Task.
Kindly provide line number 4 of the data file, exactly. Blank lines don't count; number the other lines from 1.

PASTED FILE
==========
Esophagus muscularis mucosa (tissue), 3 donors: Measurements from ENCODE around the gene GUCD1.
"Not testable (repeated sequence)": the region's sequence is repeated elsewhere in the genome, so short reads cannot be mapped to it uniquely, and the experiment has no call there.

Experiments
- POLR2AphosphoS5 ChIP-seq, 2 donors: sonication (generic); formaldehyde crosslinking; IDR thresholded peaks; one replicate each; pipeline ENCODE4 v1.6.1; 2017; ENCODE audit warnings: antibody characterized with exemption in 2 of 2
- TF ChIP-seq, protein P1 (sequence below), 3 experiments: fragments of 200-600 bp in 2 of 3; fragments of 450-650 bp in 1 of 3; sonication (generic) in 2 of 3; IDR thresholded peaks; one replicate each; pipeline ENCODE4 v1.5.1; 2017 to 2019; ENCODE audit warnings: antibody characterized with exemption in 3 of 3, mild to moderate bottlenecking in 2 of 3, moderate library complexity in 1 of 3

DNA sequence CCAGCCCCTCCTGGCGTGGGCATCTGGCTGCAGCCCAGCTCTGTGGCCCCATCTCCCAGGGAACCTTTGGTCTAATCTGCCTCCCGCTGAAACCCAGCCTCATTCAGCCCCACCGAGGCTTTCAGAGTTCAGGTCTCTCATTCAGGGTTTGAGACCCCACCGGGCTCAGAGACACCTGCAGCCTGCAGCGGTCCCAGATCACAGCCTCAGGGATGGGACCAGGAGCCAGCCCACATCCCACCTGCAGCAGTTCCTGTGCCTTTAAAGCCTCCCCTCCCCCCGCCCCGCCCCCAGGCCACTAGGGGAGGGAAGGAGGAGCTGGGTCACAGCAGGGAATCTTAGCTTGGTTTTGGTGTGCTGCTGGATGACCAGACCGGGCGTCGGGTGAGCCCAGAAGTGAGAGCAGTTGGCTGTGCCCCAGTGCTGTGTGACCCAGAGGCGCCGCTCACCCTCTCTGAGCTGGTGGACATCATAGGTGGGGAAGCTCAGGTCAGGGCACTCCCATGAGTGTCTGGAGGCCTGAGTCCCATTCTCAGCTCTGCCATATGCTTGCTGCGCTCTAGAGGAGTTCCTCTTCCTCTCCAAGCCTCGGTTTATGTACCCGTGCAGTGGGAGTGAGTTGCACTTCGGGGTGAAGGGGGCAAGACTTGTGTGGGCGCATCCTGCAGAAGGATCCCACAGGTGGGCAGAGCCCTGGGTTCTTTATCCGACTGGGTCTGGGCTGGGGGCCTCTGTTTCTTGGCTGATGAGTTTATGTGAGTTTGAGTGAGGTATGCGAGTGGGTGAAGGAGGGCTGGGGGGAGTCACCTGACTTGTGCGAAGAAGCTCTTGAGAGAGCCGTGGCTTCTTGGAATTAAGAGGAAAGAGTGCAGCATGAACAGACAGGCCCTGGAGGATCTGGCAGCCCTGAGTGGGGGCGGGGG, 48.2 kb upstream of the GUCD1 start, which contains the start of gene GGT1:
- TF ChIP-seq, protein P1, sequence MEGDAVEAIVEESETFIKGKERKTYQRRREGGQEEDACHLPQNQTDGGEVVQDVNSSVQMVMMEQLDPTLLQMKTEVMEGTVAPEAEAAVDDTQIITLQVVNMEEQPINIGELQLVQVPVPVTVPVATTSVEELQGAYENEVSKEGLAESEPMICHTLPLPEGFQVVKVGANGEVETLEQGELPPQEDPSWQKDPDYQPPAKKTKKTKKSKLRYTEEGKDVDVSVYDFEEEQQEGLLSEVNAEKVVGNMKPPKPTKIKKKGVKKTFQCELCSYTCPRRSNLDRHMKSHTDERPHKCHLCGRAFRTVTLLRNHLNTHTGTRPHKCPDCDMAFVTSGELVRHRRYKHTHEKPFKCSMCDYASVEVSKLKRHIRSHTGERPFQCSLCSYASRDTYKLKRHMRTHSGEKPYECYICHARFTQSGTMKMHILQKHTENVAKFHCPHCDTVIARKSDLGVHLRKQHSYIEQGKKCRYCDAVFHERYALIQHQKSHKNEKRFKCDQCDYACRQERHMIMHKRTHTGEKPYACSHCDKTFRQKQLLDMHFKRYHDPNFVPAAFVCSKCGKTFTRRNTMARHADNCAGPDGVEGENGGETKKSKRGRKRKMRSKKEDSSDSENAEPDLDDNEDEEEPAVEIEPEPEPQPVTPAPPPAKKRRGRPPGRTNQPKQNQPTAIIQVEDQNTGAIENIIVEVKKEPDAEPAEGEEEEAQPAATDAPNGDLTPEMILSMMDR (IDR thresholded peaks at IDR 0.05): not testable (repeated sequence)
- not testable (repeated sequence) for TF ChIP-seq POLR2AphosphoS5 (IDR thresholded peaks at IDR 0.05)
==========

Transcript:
- POLR2AphosphoS5 ChIP-seq, 2 donors: sonication (generic); formaldehyde crosslinking; IDR thresholded peaks; one replicate each; pipeline ENCODE4 v1.6.1; 2017; ENCODE audit warnings: antibody characterized with exemption in 2 of 2